Experimental design depends on the purpose of an experiment. Generally, if the purpose is to find genes differentially expressed between two strains (eg mutant vs wild type) the design is more straightforward than if one wants to study expression profiles over time or condition. However if a mutation has pleiotropic effects - such as effecting growth rate, differentiation, etc - many genes that are differentially expressed will be due to "secondary" effects of the mutation. By comparing global expression data from numerous experiments can general/pleiotropic effects be effectively subtracted from a particular data set revealing effects specific to a particular stimulus. For example, data from numerous yeast experiments have defined a set of "shock" genes whose changes in expression are common to many stimuli. For such multi-experiment comparisons to be useful it is absolutely essential that the experiments are described adequately. We strongly recommend varying more than one parameter such as strain, condition or time relevant to the factors that are particular to your experiment.
cDNA vs cDNA hybridisations
Labelled cDNAs can be hybridised against another cDNA or against a common reference. Typical cDNA vs cDNA hybridisations are mutant vs wild type experiments. The ratios obtained from the array will give gene expression of one strain relative to the other. However, if more than two samples are to be compared a loop design is required in order to compare gene expression across all strains.
Loop design experiment. A simple loop where experimental samples are labelled once with Cy3 and once with Cy5 with the samples pairings forming a logical loop. Addition of new samples requires part of the loop to be replaced. The design feature are used during normalisation but poor arrays may "break" the loop. More complex loop structure can be more robust.
Another design strategy for this type of comparison is the balanced block design.
Using a common reference
A common reference can be used for an experiment with many samples. A specific RNA sample (eg T0 in a time course), a pool of all the experimental RNA samples or genomic DNA can be used. We recommend using genomic DNA from M145 for the common reference as this allows comparison between ALL experiments with this design. The ratios obtained from an array will be the gene expression relative to the common reference. For cDNA vs gDNA this is effectively expression per copy number of that gene. Plotting the ratios from two (or more) arrays gives the change in gene expression between the samples.
Experiment using a common reference. The common reference is always labelled with Cy5 and the experimental samples with Cy3. Additional samples can easily be added to the experiment.
It has been reported (for a different organism) that for some genes the Cy-dyes are differentially incorporated. In other words one Cy-dye gives more labels per average probe than the other Cy-dye resulting of a ratio significantly different from 1. When hybridising cDNA vs cDNA or genomic vs genomic repeat hybridisations with reciprocal labels is recommended. For cDNA vs genomic differential incorporation is unimportant because the same Cy-dye is used for each cDNA.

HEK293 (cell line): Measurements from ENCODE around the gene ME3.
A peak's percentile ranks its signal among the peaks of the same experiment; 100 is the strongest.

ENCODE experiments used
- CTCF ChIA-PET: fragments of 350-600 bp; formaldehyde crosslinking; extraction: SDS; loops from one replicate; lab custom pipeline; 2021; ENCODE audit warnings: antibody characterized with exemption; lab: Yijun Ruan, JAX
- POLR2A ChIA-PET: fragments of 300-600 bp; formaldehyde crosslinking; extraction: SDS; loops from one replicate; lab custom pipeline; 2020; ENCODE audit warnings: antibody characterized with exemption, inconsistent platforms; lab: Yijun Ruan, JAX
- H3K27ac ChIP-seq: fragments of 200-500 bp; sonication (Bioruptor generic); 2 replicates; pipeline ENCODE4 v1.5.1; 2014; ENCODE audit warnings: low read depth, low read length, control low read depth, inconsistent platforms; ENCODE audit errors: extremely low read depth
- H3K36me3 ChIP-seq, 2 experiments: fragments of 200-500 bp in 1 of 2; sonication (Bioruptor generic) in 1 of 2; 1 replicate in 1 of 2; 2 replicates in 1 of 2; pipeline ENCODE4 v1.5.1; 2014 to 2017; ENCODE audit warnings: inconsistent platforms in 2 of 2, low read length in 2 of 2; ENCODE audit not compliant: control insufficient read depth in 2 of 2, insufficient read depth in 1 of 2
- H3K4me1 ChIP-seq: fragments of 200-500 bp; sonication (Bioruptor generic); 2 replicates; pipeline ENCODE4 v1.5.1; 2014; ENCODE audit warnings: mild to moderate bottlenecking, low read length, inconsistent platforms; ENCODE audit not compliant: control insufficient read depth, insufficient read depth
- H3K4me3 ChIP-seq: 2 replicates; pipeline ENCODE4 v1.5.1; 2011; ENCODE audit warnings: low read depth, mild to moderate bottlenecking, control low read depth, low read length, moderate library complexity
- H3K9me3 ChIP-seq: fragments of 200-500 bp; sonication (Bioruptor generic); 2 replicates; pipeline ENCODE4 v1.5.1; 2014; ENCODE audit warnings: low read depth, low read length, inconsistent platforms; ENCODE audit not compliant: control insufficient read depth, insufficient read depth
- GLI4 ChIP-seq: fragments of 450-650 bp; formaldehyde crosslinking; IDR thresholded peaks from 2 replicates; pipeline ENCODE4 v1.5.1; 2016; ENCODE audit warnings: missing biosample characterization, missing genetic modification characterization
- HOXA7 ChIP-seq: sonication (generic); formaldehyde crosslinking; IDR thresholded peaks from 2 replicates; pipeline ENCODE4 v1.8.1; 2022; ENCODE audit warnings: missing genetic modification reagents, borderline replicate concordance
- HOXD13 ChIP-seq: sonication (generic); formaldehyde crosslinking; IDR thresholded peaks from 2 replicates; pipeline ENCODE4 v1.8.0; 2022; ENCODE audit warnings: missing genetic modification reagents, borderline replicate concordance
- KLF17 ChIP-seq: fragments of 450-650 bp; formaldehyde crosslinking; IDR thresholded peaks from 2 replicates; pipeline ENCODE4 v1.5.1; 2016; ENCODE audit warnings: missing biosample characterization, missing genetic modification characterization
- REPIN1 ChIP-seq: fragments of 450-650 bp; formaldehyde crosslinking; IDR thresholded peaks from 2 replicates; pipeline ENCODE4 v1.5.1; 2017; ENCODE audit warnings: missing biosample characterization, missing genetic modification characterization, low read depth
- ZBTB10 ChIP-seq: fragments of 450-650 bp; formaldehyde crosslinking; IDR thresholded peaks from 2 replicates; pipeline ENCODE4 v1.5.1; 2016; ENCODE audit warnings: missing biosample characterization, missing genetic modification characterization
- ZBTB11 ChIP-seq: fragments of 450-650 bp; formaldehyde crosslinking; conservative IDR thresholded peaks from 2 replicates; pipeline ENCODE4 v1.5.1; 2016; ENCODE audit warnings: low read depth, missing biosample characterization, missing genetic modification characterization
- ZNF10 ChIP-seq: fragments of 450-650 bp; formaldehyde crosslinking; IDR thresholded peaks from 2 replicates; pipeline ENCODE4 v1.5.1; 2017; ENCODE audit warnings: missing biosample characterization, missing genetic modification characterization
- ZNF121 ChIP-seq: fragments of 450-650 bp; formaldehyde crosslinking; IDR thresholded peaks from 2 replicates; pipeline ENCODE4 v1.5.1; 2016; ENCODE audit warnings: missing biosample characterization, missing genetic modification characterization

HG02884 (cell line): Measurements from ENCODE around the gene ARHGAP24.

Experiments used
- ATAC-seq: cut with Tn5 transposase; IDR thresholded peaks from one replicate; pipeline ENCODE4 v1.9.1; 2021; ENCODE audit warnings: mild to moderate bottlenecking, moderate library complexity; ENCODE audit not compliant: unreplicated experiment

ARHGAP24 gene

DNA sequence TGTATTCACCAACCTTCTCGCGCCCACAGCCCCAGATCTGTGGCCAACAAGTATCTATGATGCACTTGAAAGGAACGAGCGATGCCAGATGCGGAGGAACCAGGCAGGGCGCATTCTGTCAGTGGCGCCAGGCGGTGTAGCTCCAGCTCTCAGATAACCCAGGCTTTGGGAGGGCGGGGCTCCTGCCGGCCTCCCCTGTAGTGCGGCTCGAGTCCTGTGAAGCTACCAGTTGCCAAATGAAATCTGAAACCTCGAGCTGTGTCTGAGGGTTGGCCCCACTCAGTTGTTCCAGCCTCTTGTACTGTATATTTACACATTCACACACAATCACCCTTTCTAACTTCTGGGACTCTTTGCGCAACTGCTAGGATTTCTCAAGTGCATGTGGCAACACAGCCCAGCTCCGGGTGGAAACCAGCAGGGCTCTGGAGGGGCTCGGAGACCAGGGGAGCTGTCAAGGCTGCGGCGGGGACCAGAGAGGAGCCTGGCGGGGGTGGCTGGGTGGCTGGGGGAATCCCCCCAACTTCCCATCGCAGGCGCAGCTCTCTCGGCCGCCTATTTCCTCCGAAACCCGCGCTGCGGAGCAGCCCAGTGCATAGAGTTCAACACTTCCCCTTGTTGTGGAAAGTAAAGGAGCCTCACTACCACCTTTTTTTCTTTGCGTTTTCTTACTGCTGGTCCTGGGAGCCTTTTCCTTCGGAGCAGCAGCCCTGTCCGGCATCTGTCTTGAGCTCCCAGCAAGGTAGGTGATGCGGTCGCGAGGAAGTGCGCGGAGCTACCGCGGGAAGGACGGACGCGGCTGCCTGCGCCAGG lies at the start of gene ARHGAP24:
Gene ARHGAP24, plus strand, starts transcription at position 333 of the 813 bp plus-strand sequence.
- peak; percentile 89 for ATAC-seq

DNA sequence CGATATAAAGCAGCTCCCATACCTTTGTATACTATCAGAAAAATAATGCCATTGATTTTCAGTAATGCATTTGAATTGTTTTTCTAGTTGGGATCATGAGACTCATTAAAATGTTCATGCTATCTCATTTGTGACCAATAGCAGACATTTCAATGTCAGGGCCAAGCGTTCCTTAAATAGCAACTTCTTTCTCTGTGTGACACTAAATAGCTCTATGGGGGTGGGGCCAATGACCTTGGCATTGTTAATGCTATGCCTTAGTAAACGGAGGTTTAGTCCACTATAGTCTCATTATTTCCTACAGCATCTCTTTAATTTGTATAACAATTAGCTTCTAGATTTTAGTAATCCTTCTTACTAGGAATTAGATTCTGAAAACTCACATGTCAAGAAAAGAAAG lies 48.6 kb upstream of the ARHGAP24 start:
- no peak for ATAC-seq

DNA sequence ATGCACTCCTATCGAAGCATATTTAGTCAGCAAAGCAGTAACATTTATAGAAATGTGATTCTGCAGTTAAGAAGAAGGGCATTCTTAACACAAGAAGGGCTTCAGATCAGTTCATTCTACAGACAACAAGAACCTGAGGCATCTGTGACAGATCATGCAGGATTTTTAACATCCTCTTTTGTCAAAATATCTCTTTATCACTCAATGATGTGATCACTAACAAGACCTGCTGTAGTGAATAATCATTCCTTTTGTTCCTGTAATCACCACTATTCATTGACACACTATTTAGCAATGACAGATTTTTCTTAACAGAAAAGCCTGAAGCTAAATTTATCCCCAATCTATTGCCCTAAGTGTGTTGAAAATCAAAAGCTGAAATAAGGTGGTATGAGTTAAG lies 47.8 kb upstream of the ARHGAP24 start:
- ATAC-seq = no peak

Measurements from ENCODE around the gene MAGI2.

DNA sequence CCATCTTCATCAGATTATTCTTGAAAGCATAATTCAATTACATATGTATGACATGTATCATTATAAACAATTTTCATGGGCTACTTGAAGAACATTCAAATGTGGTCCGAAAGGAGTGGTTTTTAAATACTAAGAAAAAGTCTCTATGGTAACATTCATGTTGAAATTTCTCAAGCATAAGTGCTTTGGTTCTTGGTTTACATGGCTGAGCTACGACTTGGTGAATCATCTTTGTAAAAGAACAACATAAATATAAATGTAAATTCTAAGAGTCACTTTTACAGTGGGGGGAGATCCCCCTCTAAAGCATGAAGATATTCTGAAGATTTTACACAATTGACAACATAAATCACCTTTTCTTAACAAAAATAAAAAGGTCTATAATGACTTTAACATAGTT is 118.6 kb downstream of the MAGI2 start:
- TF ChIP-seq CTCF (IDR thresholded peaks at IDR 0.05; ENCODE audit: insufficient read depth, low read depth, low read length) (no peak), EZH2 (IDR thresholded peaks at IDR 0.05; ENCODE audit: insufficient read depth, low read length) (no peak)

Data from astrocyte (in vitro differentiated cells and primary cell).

Replicate hybridisations are either "technical", where the same sample pair is repeated, or "biological", where the experiment is repeated and an equivalent sample used. We recommend doing at least four biological replicates as this allows statistical analysis on the results for each gene (such as t-tests). Since biological replication incorporates variation between arrays as well as between isolates we do not consider technical replication necessary.
Data from replicate hybridisations should be examined individually to reveal variations between replicates and highly variable data can be excluded. Generally further analysis uses the average of the replicates.
Bacterial mRNA is susceptible to rapid degradation by ribonucleases. Furthermore, the processing of the cells from collection to inactivation of ribonucleases and cell disruption may alter the original transcription pattern in the culture (e.g. by activating stress-response genes when cells are subjected to cooling shock and centrifugal forces during centrifugation at 4oC). In gene expression profiling experiments, particularly in a global scale, the full and precise representation of the transcription activity in the RNA preparation is a critical factor. It is then important to ensure that cells are harvested and killed as fast as possible in reagents that inactivate ribonucleases, such as RNAprotect Bacterial Reagent (Qiagen).
Unlike the use of mRNA in eukaryotic systems, microarray gene expression analyses in bacteria routinely include the use of total RNA in cDNA synthesis and labelling, although a method for enriching mRNA in bacteria has been reported (Su and Sordillo, 1998). For successful target synthesis a key issue is the purity and integrity of the isolated total RNA as well as the complete exclusion of any genomic DNA traces from the RNA preparation. Impurities are also thought to produce high background on glass microarrays. For this, adequate extraction and washing steps and treatment with DNase I are necessary. Prior to any use, RNA must be checked by both agarose gel electrophoresis and spectrophotometry.
The protocols cited below have given highly similar results in terms of RNA quality, yield and size distribution of synthesized Cy-cDNA, and signal intensities on microarrays. The methods were compared in parallel using the same culture to isolate RNA. However the RNeasy Protect Bacteria kit (Qiagen) is preferred because is faster, simpler and provides a standardized method for every Streptomyces lab.
Total RNA isolation with RNeasy Protect Bacteria Kit (Last updated 16/08/2003)
Total RNA isolation by Total Nucleic Acid precipitation and DNase digestion (Last updated 16/08/2003)